The Saphead (1920) / Lost Keaton: Sixteen Comedy Shorts 1934-1937 – By James L. Neibaur

KINO-LORBER continues its appreciation for film history with its release of several Buster Keaton films on blu-ray. Each of these is mastered from the greatest existing pre-print material.

In the case of THE SAPHEAD, the unusual, fascinating feature movie Keaton made in 1920, the print quality is superb. The movie itself is a pleasant trifle in which Keaton plays the pampered son of millionaires caught up in comically complicated romantic mishaps. It is not prime Buster Keaton, as he is only here as an actor. The film’s historical interest is due to its studio, Metro, having used Keaton in order to see that he could sustain a role alone and outside of his familiar slapstick trappings.

At the time this movie was made, Keaton had just been handed the Roscoe (Fatty) Arbuckle comedy unit to make films on his own, as Arbuckle was promoted to feature pictures. Prior to engaging in this creative endeavor, the studio wanted to make sure that Keaton was more than just a supporting player. Under contract with Joseph Schenck, who released through Metro at the time, a loan out was arranged. With his performance in THE SAPHEAD, Keaton proved his mettle as an actor, and the producers breathed a sigh of relief.

This writer, along with co-author Terri Niemi, is currently doing a book on Buster Keaton’s silent short films; those that he produced with full creative control upon making the Arbuckle unit his own and proving his solo acting prowess with THE SAPHEAD. The level of creativity Keaton immediately establishes in his short films is astounding, paving the way for such classic features SHERLOCK JR, THE GENERAL, and STEAMBOAT BILL JR. Thus, THE SAPHEAD is a real curio, showing Buster Keaton acting in a role written by others, directed by another, and with little room for any deep creativity other than successfully sustaining a character throughout a feature length production. Otherwise, it is a typically pleasant comedy from the period where the teens became the twenties and American cinema evolved into something more than just frantic knockabout and blatant melodrama.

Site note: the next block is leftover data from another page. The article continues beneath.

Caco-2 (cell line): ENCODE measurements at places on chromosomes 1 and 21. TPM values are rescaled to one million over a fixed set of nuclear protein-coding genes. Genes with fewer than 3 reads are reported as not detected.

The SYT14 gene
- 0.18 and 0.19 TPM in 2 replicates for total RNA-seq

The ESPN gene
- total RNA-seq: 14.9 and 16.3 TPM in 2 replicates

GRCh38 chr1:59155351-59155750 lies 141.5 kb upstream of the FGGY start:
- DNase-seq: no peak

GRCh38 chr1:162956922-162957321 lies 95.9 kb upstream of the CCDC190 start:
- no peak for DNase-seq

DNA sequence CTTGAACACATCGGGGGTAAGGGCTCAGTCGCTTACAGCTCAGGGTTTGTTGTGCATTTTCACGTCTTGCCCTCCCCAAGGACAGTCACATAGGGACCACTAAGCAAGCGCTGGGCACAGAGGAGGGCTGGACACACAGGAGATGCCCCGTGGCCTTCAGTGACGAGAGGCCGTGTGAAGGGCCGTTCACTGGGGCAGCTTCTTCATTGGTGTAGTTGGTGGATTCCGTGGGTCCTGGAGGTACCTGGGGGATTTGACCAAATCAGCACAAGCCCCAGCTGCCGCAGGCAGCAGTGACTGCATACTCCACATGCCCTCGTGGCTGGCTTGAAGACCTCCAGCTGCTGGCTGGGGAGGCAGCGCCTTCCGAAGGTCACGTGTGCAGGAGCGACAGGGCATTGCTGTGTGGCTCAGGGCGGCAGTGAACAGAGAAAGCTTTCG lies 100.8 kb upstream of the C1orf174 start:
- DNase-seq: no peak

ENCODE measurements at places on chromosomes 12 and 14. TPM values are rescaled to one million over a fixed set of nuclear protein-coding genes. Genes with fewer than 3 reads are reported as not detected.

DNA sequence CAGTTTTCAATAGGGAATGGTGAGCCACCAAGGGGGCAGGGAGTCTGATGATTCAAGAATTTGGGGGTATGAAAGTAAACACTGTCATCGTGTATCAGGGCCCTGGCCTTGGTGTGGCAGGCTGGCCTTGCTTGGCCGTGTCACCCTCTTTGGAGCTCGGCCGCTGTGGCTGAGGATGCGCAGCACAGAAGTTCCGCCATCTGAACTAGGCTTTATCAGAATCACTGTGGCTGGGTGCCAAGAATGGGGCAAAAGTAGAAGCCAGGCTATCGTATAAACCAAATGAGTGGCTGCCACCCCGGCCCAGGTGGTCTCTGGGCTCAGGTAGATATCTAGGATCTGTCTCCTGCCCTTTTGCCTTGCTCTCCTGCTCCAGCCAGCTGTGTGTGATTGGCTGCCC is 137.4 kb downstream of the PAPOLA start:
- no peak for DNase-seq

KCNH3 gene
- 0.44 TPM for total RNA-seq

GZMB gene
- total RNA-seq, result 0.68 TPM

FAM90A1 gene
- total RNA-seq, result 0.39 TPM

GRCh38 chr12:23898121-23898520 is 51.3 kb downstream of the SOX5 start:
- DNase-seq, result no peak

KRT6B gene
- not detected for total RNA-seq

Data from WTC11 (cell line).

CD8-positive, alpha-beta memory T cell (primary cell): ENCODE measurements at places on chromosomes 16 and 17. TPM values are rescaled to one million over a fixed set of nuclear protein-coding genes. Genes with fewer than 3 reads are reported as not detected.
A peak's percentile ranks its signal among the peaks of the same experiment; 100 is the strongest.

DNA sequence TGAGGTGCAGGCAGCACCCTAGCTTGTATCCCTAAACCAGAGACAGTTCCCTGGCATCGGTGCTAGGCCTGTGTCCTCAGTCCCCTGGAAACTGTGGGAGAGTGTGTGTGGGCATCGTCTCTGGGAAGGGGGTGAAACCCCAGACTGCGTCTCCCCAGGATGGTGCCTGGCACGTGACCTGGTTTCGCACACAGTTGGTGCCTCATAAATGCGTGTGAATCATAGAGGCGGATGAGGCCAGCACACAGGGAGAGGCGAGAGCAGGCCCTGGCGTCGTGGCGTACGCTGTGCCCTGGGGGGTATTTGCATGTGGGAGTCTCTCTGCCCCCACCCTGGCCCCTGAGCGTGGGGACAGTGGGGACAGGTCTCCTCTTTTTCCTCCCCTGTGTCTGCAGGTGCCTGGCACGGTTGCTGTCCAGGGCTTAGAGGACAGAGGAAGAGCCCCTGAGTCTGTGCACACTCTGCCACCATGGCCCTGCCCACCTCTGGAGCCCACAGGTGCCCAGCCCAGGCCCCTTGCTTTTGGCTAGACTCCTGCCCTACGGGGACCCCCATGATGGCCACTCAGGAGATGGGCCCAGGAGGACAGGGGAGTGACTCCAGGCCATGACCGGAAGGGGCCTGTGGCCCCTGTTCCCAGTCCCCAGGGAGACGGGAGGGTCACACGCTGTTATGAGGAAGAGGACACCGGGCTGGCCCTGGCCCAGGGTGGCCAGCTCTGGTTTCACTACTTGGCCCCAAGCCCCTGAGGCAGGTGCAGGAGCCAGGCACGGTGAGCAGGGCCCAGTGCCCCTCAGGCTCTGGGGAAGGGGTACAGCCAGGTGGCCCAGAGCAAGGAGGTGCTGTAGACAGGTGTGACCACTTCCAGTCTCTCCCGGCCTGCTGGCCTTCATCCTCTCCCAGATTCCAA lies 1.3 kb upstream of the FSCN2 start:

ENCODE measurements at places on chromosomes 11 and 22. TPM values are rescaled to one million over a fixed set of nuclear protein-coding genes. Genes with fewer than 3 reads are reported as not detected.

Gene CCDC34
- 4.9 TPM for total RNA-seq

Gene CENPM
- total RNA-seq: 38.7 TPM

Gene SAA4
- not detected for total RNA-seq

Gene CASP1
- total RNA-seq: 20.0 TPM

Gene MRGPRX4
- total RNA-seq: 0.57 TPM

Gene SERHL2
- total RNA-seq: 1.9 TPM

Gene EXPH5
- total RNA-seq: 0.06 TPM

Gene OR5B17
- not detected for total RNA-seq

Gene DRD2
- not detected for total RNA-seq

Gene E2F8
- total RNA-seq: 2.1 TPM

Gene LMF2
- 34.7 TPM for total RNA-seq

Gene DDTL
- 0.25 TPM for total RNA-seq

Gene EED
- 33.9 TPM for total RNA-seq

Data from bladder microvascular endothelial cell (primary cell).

LOST KEATON is a two disc blu ray set from a much later period. While THE SAPHEAD was produced before Buster Keaton’s tenure as an independent producer of brilliantly conceived comedy films, LOST KEATON features several short comedies he made after his independent control ended and he found himself struggling in low budget quickies. For years these early sound films of the mid 1930s have been given a bad rep, due to their not reaching the same level of genuis as Keaton’s classic silents. In fact THE GOLD GHOST, ALLEZ OOP, ONE RUN ELMER, and JAIL BAIT, etc, are very funny comedies, filled with interesting ideas. Despite the limitations of a low budget and limited input, Buster Keaton is able to rise above his surroundings and offer some very funny moments. He receives co-writing credit on a few of the films, while one of them is directed by the great Mack Sennett (the only time these two giants of comedy history worked together).

Extras on THE SAPHEAD include an alternate version of the film, featuring different takes and camera angles, an eight minute featurette comparing the two versions, and a rare audio recording where Buster Keaton recalls memories and songs from his use amid an intimate gathering of friends.

Extras on the LOST KEATON include notes by author David Macleod, a stills gallery, and a fun movie montage of pratfalls.

Link for The Saphead
http://www.kino.com/video/item.php?film_id=1308

Link for Lost Keaton
http://www.kino.com/video/item.php?film_id=1084